“A “is home (Hood River) “B” is Waldo Lake
Where in the world is Waldo Lake you say?
This gem is nestled high in the Cascade mountains of south central Oregon, about a two hour drive south-east of Eugene and about four and a half hours south of Hood River. 314km (195mi)
Waldo is the second largest lake in Oregon with 25.9km of surface area (about 10mi). It’s not huge by any means, but it’s pretty special, partly because it’s said to be one of the clearest lakes in the world with underwater visibility as much as 37 meters (120′) on a clear day. Apparently, it holds the world’s record for lake visibility at, 47.9m (157′). The reason for the clarity is that the dissolved nutrient levels are extremely low, due to a lack of significant inlet streams.
Considered an alpine lake, Waldo is about 1.76km (5800′) above sea level. Most say that the best time to go is in the late summer or early autumn, when the cooler air temperatures subdue the pesky mosquito population.
Thankfully, authorities banned the use of gasoline outboards on the lake, so it has become something of a west coast paddlers mecca. And, since we had never been there, it was high on our to-do list!
After discussing the adventure with our friends Dan and Deb, we all decided to hit the road for an extended weekend.
The drive there became unusual when this amazing thunder/hail storm passed over the Cascades just as we entered Redmond and shook our little pickup truck like a child’s toy.
Oregon storms can be strong!
Outside Redmond we stopped to refuel. Parked next to us was this huge monster vehicle. Oregon is such a crazy place. It’s filled with so many naturalists who enjoy the peace and quiet of the outdoors, and others who just thrive on noise and mayhem. Welcome to the the wild west! Wonder what this thing would look like with kayaks strapped to the roof?!
The skies began to clear up a bit as we left the town of Bend and the remainder of the drive was quite pleasant.
We arrived at the lake, met Dan and Deb, and chose a camp site. As luck would have it, the clouds returned and we ended up pitching the tent in the rain 🙁 Thankfully, Patti fired up the propane stove and cooked us a delicious hot meal. 🙂 Yum!
Nearly every tree surrounding the lake is covered with a hairy lichen (Bryoria Capillaris) which gives them a somewhat eerie appearance, especially in the late evening. During the day however, the forest takes on a more whimsical appearance, like something out of a Dr. Seuss book.
Charlee-girl came along and was in dog heaven sniffing for chipmunks. Not to worry, she’s too old and slow to bother them much.
Sunny skies and a light southwest breeze greeted us the next morning. After breakfast, we headed out to explore the lake! Even with the cloud cover, the water reflected the characteristic blue hue normally reserved for open oceans.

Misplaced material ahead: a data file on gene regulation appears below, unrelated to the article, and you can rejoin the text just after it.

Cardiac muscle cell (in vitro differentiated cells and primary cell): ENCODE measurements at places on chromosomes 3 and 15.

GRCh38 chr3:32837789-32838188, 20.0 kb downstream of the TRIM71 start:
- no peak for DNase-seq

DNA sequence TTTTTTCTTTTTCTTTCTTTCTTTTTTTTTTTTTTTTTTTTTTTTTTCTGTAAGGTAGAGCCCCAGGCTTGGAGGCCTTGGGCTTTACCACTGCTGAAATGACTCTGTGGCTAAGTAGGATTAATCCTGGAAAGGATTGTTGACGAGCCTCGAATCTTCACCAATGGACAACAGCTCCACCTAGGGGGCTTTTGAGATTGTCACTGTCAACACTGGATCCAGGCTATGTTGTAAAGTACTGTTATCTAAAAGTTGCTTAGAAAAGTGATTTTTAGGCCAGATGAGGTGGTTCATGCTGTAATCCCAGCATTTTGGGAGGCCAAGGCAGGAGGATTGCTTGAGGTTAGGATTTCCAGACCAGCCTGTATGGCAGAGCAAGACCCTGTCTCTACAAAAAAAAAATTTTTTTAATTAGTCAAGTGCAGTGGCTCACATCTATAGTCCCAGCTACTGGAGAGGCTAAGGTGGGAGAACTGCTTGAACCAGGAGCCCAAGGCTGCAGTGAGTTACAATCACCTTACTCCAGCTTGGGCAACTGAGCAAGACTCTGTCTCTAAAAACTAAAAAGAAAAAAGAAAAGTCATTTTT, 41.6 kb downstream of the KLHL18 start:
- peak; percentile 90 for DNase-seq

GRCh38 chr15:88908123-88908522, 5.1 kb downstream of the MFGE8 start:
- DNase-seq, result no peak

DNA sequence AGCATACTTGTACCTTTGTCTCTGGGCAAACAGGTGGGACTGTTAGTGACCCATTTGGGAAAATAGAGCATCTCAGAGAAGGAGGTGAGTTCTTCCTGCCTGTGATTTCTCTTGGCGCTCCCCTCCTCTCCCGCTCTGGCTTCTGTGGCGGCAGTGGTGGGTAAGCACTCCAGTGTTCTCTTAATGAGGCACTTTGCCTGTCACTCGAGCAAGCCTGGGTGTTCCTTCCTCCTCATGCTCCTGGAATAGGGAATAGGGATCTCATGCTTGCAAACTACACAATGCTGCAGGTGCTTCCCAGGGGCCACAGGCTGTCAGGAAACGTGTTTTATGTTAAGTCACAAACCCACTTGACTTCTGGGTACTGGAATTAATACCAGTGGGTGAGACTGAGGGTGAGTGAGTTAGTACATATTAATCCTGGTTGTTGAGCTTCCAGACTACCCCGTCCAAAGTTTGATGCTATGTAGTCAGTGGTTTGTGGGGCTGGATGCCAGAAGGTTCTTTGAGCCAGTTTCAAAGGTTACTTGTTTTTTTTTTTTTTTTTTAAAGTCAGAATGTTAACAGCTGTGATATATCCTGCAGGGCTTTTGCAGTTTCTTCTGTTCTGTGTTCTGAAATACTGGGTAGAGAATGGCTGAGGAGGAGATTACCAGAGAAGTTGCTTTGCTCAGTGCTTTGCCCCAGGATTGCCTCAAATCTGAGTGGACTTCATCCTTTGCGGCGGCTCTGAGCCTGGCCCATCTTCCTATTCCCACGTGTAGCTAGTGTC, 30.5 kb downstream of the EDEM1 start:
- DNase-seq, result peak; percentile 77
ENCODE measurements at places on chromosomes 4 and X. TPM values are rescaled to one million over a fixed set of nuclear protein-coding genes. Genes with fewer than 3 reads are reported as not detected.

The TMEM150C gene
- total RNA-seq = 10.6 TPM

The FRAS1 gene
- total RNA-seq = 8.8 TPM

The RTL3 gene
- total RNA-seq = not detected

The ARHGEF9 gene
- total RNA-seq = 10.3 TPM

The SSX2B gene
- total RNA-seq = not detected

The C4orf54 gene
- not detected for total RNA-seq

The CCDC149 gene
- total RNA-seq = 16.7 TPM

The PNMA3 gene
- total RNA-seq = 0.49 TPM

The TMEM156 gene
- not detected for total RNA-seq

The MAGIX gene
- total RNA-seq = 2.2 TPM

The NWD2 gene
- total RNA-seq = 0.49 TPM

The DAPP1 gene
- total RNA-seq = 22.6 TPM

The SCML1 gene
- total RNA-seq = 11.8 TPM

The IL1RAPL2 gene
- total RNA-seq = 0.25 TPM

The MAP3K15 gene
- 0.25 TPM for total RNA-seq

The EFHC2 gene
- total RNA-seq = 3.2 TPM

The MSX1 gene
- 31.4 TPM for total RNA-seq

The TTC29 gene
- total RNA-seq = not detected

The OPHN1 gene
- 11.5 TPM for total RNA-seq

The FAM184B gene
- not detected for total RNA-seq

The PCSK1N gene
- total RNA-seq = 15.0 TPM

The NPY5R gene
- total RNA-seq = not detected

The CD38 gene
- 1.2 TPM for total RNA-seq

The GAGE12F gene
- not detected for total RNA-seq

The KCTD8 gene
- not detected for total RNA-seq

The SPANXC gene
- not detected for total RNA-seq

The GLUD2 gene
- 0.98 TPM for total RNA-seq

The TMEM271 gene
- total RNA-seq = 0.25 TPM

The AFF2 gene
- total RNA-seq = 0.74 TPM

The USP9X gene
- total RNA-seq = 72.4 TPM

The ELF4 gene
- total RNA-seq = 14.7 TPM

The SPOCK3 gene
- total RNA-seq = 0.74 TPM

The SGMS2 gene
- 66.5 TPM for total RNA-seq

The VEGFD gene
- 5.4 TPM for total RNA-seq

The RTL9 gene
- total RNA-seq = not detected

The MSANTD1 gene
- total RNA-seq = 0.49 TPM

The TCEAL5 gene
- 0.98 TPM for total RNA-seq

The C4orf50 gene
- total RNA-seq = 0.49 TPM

Even though it was only blowing about five knots, we were able to traverse the large northern section of the lake with ease. Dan and Deb decided to paddle the shoreline, while Patti and I ventured out into the deeper water where the wind was a little stronger.
In certain sections, the lake’s depth it’s over 122 meters (400′). That’s pretty deep! even for coastal standards.
Back at camp Dan showed us his cool little wood cooking stove that he made from recycled tin cans. It is very efficient and fun to stoke. It will boil a pot of water quickly, and you can even roast marshmallows over it after supper!
The next morning brought picture postcard skies and amazing glass calm conditions. The absence of sound and clarity of the water, as well as the sheer beauty of the day made for a spectacular paddling experience. Some days are just perfect for paddling. Please take a moment to click on the photos below to see the enlarged images. It was truly amazing!
There were times when the reflected clouds seemed more real than the ones in the sky. The enveloping silence was complete. Our boats glided over the surface of the water and our hearts were lifted.
We wish you were here to share the experience with us. Is that a postcard cliche?
The water clarity is all that we expected, and more. Shadows from our boats on the lake bottom could easily be seen many meters down and at times gave us all the odd sensation of floating in air.
It was fun to look down in the depths, wave, and see our shadow waving back.
It seemed odd that we didn’t see a single fish. They say the lack of nutrients in the water severely limits all aquatic life, but I thought we would have seen at least a minnow.
At the the far south end of the lake we all stopped to rest on this beautiful little beach. Dan and Deb cooked lunch over their wood stove, while Patti and I stretched our legs and explored a bit of the shoreline.
Gazing out over the lake, it struck me how few people there were out enjoying the water. I mean, here it is, a gorgeous summer weekend, the weather’s perfect, and there’s nobody in sight. What a treat!